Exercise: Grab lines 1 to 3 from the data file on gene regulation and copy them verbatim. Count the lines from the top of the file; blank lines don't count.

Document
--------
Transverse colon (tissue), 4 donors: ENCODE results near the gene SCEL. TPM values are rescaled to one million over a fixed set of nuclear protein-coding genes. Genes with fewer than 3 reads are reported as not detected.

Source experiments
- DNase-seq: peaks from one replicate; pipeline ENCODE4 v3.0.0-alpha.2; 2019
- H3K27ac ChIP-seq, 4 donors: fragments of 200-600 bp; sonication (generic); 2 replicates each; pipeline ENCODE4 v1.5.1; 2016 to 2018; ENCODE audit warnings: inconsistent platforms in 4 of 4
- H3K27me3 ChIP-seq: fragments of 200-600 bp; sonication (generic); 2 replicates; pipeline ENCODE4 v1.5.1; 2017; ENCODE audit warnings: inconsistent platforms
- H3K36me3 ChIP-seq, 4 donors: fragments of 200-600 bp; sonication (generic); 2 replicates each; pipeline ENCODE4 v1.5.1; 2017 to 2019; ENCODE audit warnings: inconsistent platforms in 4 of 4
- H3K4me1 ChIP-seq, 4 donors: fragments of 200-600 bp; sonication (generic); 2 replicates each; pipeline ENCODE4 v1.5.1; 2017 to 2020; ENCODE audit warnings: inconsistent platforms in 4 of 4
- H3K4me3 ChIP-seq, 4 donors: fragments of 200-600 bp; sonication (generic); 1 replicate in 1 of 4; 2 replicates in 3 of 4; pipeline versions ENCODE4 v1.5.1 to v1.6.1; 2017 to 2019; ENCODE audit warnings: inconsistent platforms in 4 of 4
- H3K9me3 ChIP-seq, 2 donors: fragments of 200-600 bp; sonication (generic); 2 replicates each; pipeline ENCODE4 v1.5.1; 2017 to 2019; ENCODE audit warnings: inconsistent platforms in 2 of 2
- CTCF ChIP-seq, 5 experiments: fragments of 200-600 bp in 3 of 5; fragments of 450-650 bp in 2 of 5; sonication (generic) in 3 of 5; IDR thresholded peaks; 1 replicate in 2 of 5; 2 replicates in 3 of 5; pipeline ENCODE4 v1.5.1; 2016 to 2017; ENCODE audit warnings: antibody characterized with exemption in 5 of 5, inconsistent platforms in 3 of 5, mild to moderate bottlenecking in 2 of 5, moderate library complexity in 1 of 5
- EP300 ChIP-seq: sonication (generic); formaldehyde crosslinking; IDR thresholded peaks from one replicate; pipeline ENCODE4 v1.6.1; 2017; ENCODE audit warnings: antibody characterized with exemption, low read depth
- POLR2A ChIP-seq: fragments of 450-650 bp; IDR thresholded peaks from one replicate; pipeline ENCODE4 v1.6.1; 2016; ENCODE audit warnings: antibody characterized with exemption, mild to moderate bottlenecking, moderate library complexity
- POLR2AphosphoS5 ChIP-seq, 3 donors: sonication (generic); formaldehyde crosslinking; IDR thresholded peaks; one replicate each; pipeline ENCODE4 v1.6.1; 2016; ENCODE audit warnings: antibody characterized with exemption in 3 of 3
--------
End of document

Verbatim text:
Transverse colon (tissue), 4 donors: ENCODE results near the gene SCEL. TPM values are rescaled to one million over a fixed set of nuclear protein-coding genes. Genes with fewer than 3 reads are reported as not detected.

Source experiments
- DNase-seq: peaks from one replicate; pipeline ENCODE4 v3.0.0-alpha.2; 2019